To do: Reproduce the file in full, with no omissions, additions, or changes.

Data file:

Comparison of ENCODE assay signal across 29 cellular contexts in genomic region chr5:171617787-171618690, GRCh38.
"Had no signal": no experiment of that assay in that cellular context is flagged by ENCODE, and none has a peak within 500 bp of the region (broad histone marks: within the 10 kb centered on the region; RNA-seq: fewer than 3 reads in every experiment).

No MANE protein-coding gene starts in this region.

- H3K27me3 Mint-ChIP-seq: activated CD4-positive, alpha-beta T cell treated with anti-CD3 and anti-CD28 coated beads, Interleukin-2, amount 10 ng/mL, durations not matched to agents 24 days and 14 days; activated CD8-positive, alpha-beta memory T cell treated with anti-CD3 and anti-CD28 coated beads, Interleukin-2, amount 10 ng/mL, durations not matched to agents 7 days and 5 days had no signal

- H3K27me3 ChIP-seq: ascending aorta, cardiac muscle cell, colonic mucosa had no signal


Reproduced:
Comparison of ENCODE assay signal across 29 cellular contexts in genomic region chr5:171617787-171618690, GRCh38.
"Had no signal": no experiment of that assay in that cellular context is flagged by ENCODE, and none has a peak within 500 bp of the region (broad histone marks: within the 10 kb centered on the region; RNA-seq: fewer than 3 reads in every experiment).

No MANE protein-coding gene starts in this region.

- H3K27me3 Mint-ChIP-seq: activated CD4-positive, alpha-beta T cell treated with anti-CD3 and anti-CD28 coated beads, Interleukin-2, amount 10 ng/mL, durations not matched to agents 24 days and 14 days; activated CD8-positive, alpha-beta memory T cell treated with anti-CD3 and anti-CD28 coated beads, Interleukin-2, amount 10 ng/mL, durations not matched to agents 7 days and 5 days had no signal

- H3K27me3 ChIP-seq: ascending aorta, cardiac muscle cell, colonic mucosa had no signal